WASHINGTON - Federal regulators issued a rule Friday that, effective immediately, lets financial holding companies make a wide variety of investments, including taking 100% ownership of nonfinancial companies.

However, the Federal Reserve Board and the Treasury Department imposed a $6 billion cap on merchant banking and generally limited investments to 10 years. Under a separate proposal, financial holding companies would face a stiff capital charge equal to 50% of investments.

The rule and proposal are a blow to banking industry executives who had urged regulators for weeks not to impose new capital requirements or impose time limits on investments. The expanded merchant banking powers are the most coveted benefit of the Gramm-Leach-Bliley Act of 1999, which overhauled the nation's financial laws.

The rules "take the most attractive new investment authority granted banks and put a huge set of brakes on it," said Robert J. Kabel, legislative counsel for the Bank Private Equity Coalition. "It really flies in the face of what the Congress had in mind."

William H. McDavid, general counsel at Chase Manhattan Corp., said the rules will give brokers and insurers an advantage over banks.

The new law permits banks, securities firms, and insurance companies to own each other, but requires such conglomerates to form financial holding companies regulated by the Fed. Brokers or insurers that do not want to buy a bank do not have to form financial holding companies, and face few restrictions on merchant banking.

"This is a rule that would be applicable to financial holding companies but would not be applicable to competitors," Mr. McDavid said. "It has the potential of creating an inequality inconsistent with the thrust of Gramm-Leach-Bliley and could discourage companies not subject to Fed regulation today from ever becoming financial holding companies."

Financial Services Roundtable lobbyist Lisa McGreevy called the rules "unduly harsh."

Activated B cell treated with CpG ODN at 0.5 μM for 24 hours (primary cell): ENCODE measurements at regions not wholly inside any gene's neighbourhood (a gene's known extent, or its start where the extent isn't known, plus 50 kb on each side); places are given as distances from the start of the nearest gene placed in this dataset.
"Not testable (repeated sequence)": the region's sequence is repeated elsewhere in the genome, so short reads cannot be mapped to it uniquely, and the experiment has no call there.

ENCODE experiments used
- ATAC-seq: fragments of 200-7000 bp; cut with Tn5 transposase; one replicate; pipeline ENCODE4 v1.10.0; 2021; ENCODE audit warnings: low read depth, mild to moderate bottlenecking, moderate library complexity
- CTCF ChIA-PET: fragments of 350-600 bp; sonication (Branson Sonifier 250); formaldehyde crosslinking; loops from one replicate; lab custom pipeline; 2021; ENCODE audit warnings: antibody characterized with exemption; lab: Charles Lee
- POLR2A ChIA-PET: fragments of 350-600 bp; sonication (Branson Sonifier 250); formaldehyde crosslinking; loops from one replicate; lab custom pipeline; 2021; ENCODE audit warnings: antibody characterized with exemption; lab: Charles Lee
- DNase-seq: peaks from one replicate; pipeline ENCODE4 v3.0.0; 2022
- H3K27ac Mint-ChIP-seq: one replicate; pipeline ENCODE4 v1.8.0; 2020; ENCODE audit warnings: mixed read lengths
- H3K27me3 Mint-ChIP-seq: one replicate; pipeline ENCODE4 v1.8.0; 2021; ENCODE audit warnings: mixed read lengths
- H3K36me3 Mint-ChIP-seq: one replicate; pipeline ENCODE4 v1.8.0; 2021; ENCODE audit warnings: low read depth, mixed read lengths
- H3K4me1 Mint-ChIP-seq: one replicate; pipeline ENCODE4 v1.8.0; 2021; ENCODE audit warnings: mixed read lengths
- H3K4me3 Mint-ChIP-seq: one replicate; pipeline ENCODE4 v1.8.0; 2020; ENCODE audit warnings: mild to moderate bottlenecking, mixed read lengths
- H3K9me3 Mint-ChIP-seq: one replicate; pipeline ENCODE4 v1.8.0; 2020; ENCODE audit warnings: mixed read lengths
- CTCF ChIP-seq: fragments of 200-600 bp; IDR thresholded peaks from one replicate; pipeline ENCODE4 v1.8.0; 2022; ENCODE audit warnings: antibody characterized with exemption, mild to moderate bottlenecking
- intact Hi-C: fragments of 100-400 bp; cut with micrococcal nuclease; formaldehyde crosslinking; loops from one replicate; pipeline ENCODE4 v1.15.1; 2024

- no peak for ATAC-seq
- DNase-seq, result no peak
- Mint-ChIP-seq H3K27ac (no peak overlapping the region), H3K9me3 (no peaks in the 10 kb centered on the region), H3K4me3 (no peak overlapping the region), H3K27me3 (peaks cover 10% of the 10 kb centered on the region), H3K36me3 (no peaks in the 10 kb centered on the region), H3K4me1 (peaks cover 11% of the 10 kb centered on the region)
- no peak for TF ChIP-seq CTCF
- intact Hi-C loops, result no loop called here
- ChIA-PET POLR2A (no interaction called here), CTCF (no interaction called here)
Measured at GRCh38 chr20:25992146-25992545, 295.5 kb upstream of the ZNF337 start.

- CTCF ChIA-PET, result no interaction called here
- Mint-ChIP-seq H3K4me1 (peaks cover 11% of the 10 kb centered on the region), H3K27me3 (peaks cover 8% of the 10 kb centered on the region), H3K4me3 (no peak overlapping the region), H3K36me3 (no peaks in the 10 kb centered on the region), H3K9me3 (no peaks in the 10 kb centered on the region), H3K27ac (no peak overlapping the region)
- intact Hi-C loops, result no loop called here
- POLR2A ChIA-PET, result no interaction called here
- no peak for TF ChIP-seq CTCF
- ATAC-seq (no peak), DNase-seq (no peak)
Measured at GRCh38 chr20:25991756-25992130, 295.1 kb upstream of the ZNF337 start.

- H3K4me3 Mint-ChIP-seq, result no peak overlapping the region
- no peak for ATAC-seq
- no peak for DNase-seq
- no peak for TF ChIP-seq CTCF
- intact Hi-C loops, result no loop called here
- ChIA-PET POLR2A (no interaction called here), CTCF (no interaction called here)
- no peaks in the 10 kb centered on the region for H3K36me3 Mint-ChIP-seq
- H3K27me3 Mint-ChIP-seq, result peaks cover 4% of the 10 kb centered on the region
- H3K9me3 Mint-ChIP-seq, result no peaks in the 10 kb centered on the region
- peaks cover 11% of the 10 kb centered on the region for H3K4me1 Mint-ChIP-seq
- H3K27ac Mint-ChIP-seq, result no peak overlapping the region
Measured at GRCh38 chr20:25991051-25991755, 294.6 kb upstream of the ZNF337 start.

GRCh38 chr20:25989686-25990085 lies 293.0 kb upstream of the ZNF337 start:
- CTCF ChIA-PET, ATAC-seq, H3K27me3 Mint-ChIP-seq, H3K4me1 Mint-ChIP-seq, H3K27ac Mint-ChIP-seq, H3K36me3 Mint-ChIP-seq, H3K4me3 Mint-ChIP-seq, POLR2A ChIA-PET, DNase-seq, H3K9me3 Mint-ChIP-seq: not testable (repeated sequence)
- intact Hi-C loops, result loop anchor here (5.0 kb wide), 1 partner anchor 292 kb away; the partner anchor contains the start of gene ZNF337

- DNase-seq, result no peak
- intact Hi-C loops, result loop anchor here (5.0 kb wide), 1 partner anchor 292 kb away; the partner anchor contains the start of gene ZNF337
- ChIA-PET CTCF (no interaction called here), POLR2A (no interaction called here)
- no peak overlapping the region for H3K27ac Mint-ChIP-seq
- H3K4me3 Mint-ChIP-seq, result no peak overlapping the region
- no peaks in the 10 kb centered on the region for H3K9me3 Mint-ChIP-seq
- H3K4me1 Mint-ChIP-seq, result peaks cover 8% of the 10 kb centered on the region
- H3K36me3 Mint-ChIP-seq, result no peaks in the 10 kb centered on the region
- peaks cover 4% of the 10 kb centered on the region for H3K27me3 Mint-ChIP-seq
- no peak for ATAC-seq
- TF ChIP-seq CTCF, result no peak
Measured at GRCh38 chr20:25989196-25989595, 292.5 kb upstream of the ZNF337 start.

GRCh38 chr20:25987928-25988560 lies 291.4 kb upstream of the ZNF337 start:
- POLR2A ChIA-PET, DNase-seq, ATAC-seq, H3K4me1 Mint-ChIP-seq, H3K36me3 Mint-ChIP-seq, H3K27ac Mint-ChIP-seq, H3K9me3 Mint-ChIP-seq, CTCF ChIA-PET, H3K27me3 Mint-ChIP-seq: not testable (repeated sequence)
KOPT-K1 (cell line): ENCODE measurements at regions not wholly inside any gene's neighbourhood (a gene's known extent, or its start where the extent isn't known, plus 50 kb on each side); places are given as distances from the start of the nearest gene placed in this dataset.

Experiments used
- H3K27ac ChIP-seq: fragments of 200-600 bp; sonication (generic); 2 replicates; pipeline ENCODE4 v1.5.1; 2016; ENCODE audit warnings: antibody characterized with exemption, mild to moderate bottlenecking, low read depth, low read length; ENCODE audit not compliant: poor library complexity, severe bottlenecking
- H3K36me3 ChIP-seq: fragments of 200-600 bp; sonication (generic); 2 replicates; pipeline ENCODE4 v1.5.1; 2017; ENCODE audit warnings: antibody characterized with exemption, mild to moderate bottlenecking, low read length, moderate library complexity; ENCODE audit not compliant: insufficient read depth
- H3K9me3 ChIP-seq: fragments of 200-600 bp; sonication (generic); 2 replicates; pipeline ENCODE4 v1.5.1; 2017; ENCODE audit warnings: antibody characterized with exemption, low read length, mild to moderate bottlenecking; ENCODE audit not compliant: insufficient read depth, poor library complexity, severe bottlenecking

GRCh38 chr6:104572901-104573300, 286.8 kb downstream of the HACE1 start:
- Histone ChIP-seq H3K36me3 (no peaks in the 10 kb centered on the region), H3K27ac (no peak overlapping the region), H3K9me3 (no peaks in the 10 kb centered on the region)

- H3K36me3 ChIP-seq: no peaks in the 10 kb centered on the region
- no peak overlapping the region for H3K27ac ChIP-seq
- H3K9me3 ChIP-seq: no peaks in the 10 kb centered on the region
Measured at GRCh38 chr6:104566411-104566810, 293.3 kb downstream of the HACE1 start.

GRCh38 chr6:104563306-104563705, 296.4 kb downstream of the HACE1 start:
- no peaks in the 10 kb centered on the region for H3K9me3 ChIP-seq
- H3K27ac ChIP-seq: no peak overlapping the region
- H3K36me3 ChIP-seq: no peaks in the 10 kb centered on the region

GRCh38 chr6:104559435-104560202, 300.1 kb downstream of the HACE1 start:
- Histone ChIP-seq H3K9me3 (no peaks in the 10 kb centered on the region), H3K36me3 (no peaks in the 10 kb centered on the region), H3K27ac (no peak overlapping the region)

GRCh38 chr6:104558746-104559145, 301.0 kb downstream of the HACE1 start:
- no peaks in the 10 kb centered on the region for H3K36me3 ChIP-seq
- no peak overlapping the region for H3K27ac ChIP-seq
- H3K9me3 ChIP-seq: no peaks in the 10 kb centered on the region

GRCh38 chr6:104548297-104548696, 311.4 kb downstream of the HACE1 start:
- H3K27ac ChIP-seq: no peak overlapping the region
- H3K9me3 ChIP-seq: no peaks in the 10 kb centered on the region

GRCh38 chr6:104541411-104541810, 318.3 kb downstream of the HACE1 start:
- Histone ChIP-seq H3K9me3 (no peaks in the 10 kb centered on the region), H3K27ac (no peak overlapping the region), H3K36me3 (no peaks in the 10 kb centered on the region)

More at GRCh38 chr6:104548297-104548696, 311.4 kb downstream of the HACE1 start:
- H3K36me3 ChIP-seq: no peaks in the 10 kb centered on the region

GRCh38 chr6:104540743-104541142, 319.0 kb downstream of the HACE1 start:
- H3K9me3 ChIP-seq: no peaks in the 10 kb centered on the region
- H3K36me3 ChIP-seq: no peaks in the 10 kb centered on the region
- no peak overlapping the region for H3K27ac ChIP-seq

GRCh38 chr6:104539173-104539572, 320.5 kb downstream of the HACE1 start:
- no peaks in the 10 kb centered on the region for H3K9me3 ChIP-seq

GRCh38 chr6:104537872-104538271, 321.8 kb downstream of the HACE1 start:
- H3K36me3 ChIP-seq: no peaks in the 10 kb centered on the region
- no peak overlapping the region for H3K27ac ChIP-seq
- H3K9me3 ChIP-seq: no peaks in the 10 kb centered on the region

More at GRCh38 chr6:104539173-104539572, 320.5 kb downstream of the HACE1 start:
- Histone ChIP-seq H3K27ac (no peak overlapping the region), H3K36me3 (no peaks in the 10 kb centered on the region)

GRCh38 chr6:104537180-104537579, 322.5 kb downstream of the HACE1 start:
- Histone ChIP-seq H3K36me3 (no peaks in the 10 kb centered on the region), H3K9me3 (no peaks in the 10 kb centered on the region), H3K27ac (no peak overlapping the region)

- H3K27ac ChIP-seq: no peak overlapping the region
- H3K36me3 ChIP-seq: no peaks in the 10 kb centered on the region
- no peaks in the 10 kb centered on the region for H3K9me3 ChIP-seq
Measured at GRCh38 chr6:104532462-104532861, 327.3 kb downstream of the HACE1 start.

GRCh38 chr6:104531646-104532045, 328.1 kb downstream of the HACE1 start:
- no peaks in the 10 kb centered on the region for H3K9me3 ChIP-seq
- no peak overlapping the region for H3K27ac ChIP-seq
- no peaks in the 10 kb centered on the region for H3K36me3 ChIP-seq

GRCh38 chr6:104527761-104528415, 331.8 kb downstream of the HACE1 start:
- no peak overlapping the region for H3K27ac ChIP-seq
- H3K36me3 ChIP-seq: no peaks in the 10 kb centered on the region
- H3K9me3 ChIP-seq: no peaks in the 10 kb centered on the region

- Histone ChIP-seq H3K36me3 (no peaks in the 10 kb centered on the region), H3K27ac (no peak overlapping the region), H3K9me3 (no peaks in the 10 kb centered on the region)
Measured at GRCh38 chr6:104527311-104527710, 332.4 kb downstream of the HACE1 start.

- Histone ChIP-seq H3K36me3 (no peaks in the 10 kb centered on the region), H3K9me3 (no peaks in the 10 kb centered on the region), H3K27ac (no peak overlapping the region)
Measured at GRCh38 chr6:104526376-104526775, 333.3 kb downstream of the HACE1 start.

"The regulators were not required by Congress to issue any regulations in this area," she added.

But Treasury Under Secretary for Domestic Finance Gary Gensler said the rules are necessary to ensure the law's mandates are followed, particularly its provisions barring permanent mergers between banking and commercial companies. "There's an importance to keeping a separation between banking and commerce," he said Friday.

The law did not specifically require new capital rules, but the Fed and Treasury said that they are necessary to protect the financial integrity of diversified financial companies, many of which will be embarking on venture capital and other merchant banking activities for the first time.

But they insisted that capital requirements, limits on the how long an investment may be held, and other limits correspond with current industry practices and in many cases are more generous. They stressed that the rule and capital proposal should not deter companies from taking advantage of the new law.

"With virtually no exception, bank holding companies would remain well capitalized on a consolidated basis even after applying the proposed capital charge on all of the investments currently made by these companies," according to the proposal. "Nearly all of these companies would be able to increase significantly their level of investment activity and continue to be well capitalized on a consolidated basis after applying the proposed capital charge."

The new investment authority is significantly broader than in current law. Under the interim rule released jointly by the Fed and Treasury, a financial holding company may own an entire nonfinancial company. Previously, banking holding companies were restricted to 5% of voting shares and a 25% stake in the company overall.

But, at least until the capital rules are finalized, merchant banking investments could not exceed $6 billion or 30% of a financial holding company's Tier 1 capital, whichever is lower. A company may apply for Fed permission to exceed that cap.

The law required that these investments ultimately be resold. The rule lets financial holding companies keep their investments for as many as 10 years, but requires a divestiture plan after eight years. The Fed may grant extensions in "exceptional circumstances." The rule gives financial holding companies more flexibility to conduct merchant banking through private equity funds with other investors who could share risk.

The law also barred day-to-day management, but a holding company could hold every seat on the board of the company it invests in. No employees, officers, or directors, however, could work for the company. Exceptions could be granted if the company runs into trouble.

Regulators invited comments on the capital proposal until May 22. Not only would banks have to deduct 50% of the "carrying value" of investments - meaning the purchase price plus accrued value - from Tier 1 capital, but they would also have to deduct 100% of the investment from assets.

It applies to equity in a nonfinancial company, debt instruments that are convertible to equity, or debt that a holding company extends to a nonfinancial company of which it owns 15% or more.

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